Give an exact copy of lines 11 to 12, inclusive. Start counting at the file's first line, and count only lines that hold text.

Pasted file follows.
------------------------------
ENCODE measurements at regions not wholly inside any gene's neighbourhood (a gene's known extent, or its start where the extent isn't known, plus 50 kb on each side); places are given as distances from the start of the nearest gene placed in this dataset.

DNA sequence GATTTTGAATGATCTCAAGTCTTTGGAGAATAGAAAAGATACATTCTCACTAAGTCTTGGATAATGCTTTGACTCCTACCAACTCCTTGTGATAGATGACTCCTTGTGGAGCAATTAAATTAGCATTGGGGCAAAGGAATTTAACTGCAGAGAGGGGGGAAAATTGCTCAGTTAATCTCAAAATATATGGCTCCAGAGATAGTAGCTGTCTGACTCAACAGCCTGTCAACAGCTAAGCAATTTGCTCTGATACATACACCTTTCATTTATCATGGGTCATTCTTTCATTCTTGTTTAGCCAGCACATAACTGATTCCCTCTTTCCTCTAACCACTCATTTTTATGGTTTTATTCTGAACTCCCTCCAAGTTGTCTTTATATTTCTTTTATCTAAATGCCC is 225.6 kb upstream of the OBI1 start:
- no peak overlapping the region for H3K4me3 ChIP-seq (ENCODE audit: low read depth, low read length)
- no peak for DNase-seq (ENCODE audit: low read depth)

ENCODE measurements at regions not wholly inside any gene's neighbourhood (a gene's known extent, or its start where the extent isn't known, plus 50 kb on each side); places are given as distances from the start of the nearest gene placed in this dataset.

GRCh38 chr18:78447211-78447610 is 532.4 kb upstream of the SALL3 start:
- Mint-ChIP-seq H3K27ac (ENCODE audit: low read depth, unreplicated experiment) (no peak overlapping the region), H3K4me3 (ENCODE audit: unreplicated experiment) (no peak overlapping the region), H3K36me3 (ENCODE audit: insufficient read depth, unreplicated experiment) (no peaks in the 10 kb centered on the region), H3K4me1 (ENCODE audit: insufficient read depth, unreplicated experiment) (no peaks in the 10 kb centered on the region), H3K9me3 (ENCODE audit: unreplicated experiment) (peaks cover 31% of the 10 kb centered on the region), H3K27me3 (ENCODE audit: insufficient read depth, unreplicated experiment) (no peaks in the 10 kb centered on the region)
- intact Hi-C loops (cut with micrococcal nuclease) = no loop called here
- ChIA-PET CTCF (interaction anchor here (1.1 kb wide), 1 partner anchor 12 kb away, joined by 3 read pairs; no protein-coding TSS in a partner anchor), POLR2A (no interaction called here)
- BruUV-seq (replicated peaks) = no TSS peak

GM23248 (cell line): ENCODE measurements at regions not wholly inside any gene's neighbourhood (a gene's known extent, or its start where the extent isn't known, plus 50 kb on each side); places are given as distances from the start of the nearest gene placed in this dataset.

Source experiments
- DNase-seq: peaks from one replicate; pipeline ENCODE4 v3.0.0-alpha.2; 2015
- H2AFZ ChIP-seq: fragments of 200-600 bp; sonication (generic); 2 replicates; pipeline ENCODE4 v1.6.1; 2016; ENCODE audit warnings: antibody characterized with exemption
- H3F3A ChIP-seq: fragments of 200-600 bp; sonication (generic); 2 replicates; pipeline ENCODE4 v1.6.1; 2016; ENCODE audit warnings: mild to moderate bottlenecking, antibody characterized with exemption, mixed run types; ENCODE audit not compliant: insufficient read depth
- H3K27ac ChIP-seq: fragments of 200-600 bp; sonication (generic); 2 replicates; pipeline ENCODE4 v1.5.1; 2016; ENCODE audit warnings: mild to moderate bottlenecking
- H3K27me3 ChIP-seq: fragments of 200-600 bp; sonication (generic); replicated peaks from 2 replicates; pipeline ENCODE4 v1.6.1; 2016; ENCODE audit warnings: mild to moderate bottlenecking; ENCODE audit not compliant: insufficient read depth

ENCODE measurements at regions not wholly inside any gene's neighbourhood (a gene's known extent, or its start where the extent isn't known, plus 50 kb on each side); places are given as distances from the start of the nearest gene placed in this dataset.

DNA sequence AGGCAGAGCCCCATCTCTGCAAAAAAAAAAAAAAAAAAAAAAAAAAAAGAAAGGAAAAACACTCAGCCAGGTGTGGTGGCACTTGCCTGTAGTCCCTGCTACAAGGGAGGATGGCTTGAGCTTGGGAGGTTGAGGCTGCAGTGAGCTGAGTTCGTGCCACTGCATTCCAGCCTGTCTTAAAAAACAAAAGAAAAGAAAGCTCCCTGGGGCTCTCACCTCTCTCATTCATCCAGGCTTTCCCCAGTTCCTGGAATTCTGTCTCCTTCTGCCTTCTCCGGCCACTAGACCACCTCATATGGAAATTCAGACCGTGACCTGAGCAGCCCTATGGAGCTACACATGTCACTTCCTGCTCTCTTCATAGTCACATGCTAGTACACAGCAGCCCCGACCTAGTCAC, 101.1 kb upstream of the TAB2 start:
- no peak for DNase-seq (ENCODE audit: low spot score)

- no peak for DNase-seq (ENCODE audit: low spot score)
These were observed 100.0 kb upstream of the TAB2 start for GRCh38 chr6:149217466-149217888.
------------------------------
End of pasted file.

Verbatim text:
GM23248 (cell line): ENCODE measurements at regions not wholly inside any gene's neighbourhood (a gene's known extent, or its start where the extent isn't known, plus 50 kb on each side); places are given as distances from the start of the nearest gene placed in this dataset.

Source experiments